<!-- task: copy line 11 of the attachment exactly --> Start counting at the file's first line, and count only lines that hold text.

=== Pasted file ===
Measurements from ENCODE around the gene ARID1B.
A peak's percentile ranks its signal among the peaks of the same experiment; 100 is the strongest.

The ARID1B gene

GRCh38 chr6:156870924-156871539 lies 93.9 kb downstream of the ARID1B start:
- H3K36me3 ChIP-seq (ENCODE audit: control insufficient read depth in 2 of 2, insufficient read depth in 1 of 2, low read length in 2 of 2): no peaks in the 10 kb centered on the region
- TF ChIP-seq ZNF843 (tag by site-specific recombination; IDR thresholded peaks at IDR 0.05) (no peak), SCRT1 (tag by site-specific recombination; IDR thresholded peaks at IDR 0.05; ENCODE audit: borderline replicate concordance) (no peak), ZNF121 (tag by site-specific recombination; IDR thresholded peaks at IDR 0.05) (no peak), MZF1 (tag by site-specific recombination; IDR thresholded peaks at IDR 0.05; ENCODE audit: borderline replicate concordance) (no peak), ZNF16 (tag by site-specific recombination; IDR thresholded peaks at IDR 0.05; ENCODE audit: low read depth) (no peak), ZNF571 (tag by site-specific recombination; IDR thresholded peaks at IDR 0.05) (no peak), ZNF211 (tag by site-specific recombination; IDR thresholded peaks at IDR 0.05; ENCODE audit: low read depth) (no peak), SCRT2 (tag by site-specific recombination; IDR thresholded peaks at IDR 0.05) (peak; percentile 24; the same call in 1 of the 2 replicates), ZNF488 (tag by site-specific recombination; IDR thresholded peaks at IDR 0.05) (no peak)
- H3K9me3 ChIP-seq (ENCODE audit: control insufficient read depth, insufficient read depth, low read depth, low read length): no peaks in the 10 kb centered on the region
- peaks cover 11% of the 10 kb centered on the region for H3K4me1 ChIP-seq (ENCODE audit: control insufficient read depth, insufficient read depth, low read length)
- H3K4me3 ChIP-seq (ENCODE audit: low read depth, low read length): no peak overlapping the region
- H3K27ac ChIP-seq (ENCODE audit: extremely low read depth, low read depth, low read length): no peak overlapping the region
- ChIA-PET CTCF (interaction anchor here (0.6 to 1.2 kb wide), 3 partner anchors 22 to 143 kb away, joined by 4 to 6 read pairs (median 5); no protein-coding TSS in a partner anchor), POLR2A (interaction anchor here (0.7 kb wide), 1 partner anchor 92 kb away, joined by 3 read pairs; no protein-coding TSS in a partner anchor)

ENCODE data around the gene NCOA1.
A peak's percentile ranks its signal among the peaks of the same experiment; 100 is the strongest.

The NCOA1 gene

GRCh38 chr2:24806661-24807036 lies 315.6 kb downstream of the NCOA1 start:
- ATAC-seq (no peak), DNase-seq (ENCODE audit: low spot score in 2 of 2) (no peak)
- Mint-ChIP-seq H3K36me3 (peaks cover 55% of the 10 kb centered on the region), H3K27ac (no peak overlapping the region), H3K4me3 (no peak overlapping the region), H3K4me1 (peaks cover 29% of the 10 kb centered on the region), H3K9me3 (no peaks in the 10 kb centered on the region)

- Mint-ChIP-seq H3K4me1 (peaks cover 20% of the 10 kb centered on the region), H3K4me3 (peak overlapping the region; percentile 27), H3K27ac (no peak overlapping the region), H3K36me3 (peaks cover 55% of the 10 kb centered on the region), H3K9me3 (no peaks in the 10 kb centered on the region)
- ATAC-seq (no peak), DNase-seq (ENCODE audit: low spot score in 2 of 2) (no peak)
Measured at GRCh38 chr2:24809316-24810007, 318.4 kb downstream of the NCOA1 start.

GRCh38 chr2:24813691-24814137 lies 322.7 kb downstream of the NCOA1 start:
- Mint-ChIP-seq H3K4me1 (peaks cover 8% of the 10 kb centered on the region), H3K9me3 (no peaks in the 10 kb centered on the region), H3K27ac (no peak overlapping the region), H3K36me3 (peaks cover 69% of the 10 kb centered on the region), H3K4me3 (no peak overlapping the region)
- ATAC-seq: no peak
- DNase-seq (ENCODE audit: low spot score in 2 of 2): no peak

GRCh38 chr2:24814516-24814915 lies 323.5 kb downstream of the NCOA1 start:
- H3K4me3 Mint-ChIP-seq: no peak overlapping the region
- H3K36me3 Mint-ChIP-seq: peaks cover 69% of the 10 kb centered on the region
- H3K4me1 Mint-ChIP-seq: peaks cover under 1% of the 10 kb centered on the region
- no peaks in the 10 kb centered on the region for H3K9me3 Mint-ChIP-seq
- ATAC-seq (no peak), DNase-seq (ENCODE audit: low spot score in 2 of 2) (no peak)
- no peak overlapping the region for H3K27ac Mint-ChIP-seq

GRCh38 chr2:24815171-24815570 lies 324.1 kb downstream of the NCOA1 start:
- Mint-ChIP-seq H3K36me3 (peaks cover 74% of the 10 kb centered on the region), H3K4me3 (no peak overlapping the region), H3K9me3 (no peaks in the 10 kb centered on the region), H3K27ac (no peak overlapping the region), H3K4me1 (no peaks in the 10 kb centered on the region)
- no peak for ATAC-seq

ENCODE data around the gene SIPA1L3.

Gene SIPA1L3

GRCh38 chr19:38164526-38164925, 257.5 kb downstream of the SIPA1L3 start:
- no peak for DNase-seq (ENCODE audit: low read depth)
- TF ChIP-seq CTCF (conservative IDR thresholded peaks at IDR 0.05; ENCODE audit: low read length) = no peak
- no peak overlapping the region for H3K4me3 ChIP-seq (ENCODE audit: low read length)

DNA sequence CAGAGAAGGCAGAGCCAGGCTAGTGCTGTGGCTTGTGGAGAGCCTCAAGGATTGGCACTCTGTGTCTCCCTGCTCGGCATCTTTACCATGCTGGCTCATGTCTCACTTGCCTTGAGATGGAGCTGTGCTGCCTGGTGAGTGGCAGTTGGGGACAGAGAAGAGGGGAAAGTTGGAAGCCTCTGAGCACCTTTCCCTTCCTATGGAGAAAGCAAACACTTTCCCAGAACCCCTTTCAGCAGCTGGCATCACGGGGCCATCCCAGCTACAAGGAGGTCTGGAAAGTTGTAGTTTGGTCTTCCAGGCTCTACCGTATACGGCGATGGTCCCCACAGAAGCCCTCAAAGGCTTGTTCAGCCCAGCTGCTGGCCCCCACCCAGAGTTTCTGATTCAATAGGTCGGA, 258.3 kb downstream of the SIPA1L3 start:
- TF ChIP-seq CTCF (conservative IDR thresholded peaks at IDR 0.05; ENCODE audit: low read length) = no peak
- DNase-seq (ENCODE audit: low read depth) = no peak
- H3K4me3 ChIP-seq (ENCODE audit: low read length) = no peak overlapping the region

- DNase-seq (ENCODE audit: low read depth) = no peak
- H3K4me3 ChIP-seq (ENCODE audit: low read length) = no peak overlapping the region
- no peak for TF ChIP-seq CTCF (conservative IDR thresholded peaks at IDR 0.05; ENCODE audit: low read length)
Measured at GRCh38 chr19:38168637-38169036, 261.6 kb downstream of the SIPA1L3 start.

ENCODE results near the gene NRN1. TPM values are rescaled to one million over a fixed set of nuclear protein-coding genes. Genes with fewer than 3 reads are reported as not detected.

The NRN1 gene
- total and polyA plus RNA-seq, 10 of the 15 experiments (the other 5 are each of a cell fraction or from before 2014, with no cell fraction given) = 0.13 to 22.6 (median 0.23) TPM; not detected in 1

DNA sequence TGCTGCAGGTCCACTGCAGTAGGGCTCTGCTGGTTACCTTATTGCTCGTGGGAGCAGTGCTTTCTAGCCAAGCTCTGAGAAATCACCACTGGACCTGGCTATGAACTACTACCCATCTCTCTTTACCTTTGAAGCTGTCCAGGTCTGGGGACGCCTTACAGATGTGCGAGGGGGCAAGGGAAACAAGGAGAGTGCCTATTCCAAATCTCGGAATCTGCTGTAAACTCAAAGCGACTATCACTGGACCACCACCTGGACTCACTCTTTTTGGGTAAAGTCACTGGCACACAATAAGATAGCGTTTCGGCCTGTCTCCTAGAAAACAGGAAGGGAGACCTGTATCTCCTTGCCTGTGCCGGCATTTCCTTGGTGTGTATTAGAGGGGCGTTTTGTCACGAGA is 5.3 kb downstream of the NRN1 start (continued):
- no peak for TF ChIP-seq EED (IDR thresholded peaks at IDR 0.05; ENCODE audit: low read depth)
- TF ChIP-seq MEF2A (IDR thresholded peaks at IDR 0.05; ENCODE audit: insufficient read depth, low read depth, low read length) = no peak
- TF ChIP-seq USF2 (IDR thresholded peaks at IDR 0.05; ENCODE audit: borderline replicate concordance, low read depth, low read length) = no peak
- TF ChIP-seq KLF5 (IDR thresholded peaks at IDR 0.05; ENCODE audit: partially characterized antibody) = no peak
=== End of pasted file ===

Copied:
- ChIA-PET CTCF (interaction anchor here (0.6 to 1.2 kb wide), 3 partner anchors 22 to 143 kb away, joined by 4 to 6 read pairs (median 5); no protein-coding TSS in a partner anchor), POLR2A (interaction anchor here (0.7 kb wide), 1 partner anchor 92 kb away, joined by 3 read pairs; no protein-coding TSS in a partner anchor)